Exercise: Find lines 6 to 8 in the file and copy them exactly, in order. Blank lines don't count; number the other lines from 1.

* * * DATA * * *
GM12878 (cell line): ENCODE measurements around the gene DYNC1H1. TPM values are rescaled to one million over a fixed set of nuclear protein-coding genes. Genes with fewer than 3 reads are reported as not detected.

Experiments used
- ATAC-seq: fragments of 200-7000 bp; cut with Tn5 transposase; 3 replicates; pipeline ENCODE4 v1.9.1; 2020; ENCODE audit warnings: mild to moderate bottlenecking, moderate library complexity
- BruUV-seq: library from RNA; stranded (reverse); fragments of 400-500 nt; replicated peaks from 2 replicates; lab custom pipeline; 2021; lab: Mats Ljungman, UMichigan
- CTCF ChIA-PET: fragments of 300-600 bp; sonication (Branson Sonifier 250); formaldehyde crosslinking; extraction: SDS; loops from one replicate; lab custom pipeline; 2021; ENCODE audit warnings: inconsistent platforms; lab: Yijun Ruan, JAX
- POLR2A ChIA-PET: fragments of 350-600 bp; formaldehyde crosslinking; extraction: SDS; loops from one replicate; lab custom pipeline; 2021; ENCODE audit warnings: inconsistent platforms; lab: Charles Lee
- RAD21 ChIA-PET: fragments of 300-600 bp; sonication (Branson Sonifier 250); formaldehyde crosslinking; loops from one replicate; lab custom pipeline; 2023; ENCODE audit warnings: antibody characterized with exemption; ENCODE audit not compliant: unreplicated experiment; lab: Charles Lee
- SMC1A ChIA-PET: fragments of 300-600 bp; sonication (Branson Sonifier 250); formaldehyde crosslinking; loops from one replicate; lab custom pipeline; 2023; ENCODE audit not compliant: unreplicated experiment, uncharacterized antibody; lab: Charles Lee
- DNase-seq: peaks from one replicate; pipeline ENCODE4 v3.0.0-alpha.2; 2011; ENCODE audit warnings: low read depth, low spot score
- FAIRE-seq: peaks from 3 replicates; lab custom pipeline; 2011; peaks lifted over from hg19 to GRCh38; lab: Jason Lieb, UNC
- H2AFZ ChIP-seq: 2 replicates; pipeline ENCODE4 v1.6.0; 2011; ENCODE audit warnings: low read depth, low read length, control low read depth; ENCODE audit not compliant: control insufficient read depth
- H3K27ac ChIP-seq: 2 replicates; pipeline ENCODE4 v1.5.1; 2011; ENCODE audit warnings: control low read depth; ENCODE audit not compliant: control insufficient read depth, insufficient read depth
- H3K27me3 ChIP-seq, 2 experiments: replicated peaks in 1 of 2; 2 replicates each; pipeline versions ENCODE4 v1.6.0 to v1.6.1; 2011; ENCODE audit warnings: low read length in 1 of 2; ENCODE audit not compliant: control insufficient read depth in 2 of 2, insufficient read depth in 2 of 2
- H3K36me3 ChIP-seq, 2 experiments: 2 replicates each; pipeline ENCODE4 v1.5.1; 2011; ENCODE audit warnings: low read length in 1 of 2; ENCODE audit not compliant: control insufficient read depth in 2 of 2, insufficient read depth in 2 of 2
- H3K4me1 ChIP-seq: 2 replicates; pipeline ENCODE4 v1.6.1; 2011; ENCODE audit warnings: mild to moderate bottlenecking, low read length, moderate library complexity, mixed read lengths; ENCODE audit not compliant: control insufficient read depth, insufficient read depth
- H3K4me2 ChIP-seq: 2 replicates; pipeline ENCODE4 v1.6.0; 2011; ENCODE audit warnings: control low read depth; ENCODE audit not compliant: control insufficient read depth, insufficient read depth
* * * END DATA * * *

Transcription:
- POLR2A ChIA-PET: fragments of 350-600 bp; formaldehyde crosslinking; extraction: SDS; loops from one replicate; lab custom pipeline; 2021; ENCODE audit warnings: inconsistent platforms; lab: Charles Lee
- RAD21 ChIA-PET: fragments of 300-600 bp; sonication (Branson Sonifier 250); formaldehyde crosslinking; loops from one replicate; lab custom pipeline; 2023; ENCODE audit warnings: antibody characterized with exemption; ENCODE audit not compliant: unreplicated experiment; lab: Charles Lee
- SMC1A ChIA-PET: fragments of 300-600 bp; sonication (Branson Sonifier 250); formaldehyde crosslinking; loops from one replicate; lab custom pipeline; 2023; ENCODE audit not compliant: unreplicated experiment, uncharacterized antibody; lab: Charles Lee